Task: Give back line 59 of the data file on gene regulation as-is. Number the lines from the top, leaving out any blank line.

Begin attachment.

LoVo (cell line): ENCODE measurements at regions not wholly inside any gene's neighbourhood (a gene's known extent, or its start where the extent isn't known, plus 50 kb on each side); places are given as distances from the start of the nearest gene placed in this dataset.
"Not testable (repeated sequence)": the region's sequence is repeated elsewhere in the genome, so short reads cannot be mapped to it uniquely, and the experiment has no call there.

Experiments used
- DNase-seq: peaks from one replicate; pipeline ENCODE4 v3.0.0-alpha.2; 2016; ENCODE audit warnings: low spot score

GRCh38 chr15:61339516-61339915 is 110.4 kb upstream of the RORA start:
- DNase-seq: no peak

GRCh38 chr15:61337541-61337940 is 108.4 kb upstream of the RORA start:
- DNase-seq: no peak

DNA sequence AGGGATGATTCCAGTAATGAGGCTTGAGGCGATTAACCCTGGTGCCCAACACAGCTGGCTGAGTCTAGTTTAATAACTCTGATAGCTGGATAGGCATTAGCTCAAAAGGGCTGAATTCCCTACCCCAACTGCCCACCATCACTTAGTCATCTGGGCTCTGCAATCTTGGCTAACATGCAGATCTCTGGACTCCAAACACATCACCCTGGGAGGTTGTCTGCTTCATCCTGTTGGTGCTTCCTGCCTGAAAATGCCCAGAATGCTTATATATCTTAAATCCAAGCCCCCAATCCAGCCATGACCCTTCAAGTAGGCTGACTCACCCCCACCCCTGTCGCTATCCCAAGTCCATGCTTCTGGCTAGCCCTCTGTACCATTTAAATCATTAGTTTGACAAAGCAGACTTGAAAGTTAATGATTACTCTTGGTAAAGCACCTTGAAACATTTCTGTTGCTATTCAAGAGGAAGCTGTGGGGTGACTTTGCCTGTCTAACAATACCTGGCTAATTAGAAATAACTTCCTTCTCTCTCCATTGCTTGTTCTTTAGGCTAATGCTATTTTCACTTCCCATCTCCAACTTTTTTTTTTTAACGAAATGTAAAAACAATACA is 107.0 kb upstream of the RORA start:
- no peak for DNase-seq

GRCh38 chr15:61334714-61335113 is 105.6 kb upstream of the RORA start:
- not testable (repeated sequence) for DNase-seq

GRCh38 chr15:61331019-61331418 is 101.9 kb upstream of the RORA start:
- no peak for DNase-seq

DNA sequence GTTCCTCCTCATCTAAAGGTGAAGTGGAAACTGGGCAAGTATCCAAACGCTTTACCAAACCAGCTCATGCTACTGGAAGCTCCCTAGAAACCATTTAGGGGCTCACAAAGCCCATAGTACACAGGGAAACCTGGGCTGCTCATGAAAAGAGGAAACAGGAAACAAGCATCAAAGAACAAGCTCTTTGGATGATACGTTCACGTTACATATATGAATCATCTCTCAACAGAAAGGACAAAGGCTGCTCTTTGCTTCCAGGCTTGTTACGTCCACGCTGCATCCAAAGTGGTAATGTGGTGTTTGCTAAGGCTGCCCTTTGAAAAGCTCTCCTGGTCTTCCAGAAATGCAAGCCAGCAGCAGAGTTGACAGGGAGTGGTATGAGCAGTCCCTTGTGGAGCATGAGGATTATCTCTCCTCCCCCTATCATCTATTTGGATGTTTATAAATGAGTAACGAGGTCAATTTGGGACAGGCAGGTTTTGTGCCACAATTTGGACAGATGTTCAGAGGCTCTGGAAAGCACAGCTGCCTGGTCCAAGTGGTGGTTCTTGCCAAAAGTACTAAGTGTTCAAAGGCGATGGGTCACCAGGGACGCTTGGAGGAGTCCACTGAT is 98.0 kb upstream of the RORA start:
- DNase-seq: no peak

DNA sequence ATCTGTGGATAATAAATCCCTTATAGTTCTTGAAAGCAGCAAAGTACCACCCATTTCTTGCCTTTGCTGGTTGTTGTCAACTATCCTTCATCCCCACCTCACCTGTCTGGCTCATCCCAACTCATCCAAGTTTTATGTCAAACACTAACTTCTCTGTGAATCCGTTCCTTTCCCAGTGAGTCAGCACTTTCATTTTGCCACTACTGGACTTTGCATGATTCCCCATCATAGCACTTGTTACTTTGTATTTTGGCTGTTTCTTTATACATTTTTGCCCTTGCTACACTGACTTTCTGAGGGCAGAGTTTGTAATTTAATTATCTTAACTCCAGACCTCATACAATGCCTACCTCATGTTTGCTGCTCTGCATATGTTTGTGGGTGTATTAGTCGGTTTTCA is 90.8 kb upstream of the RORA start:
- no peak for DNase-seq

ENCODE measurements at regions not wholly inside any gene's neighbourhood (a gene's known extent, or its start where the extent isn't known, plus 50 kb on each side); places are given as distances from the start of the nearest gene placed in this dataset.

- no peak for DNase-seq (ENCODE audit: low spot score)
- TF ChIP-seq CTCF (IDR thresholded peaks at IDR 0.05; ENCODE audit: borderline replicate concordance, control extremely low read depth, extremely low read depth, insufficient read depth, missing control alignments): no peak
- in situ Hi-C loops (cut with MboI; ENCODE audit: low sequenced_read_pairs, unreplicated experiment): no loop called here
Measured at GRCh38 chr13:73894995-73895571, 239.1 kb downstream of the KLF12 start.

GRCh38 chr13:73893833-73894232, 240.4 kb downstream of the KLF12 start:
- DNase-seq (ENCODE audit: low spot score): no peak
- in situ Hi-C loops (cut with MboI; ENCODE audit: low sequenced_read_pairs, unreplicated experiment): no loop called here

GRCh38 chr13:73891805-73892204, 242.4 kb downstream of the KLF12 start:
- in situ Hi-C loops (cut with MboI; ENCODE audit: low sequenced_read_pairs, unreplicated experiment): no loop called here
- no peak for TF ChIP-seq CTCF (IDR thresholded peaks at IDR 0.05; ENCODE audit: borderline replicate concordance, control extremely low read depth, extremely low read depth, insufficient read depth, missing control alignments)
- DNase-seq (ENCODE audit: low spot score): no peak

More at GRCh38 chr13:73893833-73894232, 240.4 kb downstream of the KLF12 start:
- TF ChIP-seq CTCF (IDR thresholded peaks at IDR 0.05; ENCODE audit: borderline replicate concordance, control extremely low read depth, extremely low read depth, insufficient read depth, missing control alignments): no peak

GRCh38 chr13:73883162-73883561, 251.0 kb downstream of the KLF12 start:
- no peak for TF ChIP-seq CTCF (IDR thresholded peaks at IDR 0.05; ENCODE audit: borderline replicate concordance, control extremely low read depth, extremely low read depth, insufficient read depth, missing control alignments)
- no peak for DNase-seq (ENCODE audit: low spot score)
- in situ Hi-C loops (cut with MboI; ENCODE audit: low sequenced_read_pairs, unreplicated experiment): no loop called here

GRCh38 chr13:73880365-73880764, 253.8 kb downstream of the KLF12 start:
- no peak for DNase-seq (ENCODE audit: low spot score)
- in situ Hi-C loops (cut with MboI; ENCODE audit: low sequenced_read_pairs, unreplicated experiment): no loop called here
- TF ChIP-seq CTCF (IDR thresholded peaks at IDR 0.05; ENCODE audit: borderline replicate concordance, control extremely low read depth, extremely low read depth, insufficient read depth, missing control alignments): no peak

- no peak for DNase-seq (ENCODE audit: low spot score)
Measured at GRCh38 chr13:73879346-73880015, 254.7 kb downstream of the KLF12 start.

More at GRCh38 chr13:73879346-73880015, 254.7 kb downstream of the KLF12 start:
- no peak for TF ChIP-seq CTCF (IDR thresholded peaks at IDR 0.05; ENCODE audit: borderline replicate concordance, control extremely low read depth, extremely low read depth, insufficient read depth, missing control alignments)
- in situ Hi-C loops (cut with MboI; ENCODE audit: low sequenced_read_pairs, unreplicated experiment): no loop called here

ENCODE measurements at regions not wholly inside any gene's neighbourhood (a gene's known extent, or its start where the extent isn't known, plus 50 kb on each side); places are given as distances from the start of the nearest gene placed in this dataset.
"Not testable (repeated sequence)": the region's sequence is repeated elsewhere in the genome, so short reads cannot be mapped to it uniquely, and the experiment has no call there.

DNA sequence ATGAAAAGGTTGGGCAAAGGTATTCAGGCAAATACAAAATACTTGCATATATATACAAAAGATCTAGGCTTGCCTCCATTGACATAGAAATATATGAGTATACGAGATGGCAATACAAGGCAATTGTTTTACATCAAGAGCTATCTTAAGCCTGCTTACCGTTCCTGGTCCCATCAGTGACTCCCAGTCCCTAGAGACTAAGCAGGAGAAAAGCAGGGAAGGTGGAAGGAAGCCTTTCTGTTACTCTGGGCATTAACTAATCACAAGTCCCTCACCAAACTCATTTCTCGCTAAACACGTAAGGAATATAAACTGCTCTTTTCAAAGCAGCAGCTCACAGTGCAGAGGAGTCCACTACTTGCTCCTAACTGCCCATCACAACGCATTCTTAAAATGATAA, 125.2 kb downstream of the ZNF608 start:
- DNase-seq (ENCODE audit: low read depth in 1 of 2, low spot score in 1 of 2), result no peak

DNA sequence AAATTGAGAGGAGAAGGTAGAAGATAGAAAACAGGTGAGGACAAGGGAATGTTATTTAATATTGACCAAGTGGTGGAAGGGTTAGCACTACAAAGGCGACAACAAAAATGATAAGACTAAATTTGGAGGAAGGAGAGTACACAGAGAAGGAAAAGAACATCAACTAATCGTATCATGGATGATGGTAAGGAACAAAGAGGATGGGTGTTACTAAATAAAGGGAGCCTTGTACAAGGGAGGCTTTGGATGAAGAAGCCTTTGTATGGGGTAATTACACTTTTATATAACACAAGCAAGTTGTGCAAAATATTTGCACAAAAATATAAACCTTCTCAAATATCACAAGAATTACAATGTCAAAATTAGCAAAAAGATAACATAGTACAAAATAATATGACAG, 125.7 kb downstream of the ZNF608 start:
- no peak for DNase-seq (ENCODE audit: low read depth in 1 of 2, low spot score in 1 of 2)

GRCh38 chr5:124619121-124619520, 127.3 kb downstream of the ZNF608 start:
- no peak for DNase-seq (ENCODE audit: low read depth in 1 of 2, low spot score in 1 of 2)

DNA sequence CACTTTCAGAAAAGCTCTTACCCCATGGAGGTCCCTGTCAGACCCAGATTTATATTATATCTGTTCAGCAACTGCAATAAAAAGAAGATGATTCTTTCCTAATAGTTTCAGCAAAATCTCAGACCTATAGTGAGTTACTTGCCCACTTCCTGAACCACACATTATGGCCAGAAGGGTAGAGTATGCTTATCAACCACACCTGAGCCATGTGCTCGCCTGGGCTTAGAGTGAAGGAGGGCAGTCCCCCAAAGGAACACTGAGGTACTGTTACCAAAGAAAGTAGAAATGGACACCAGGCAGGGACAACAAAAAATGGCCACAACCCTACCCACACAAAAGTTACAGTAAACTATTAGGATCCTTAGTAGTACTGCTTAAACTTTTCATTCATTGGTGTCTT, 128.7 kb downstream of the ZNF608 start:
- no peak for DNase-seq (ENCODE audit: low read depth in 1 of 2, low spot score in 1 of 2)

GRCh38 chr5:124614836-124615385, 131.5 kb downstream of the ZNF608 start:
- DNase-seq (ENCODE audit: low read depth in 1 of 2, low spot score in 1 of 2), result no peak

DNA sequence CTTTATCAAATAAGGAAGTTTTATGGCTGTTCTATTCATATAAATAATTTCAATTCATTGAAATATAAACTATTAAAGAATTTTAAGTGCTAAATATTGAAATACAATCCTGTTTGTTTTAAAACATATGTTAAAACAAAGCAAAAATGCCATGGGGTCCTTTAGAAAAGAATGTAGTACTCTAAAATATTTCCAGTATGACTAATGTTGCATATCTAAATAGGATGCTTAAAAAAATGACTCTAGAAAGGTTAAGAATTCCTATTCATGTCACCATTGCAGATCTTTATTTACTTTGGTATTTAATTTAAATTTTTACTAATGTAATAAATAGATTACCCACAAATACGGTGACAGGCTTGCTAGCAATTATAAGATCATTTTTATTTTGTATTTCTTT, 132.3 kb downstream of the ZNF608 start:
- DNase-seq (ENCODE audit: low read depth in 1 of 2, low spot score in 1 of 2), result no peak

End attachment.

- DNase-seq (ENCODE audit: low read depth in 1 of 2, low spot score in 1 of 2), result no peak